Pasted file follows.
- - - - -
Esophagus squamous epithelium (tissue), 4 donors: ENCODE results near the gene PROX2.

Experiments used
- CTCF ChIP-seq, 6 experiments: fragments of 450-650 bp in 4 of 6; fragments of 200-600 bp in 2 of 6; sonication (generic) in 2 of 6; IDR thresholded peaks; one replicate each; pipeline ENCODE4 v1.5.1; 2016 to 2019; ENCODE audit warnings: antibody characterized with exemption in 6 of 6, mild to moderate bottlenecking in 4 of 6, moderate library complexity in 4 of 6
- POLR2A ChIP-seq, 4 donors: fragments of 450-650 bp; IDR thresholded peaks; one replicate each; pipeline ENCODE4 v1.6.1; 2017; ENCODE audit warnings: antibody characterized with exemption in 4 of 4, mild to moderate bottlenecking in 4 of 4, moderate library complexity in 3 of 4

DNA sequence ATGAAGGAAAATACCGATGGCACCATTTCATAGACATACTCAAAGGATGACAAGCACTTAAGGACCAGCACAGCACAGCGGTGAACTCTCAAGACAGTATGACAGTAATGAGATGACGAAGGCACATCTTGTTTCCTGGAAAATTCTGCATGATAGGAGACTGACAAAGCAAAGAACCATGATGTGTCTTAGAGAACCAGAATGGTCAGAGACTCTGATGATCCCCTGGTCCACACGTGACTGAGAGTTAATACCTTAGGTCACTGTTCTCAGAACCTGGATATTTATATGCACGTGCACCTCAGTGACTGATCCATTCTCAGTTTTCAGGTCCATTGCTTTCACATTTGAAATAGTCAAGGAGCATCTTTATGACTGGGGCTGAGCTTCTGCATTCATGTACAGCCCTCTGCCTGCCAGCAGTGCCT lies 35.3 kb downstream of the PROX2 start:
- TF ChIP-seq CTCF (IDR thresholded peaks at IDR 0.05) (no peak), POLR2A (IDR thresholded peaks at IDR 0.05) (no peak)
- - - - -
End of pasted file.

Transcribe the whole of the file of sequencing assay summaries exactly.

Esophagus squamous epithelium (tissue), 4 donors: ENCODE results near the gene PROX2.

Experiments used
- CTCF ChIP-seq, 6 experiments: fragments of 450-650 bp in 4 of 6; fragments of 200-600 bp in 2 of 6; sonication (generic) in 2 of 6; IDR thresholded peaks; one replicate each; pipeline ENCODE4 v1.5.1; 2016 to 2019; ENCODE audit warnings: antibody characterized with exemption in 6 of 6, mild to moderate bottlenecking in 4 of 6, moderate library complexity in 4 of 6
- POLR2A ChIP-seq, 4 donors: fragments of 450-650 bp; IDR thresholded peaks; one replicate each; pipeline ENCODE4 v1.6.1; 2017; ENCODE audit warnings: antibody characterized with exemption in 4 of 4, mild to moderate bottlenecking in 4 of 4, moderate library complexity in 3 of 4

DNA sequence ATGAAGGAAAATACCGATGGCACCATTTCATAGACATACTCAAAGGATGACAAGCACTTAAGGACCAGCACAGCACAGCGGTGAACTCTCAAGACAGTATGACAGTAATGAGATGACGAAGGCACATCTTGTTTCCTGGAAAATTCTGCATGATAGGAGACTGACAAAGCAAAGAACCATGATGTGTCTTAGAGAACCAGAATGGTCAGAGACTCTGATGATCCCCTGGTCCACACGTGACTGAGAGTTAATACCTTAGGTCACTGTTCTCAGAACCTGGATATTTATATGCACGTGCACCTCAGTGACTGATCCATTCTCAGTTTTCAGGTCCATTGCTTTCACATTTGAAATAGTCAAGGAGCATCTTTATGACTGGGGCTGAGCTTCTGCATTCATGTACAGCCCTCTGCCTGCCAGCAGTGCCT lies 35.3 kb downstream of the PROX2 start:
- TF ChIP-seq CTCF (IDR thresholded peaks at IDR 0.05) (no peak), POLR2A (IDR thresholded peaks at IDR 0.05) (no peak)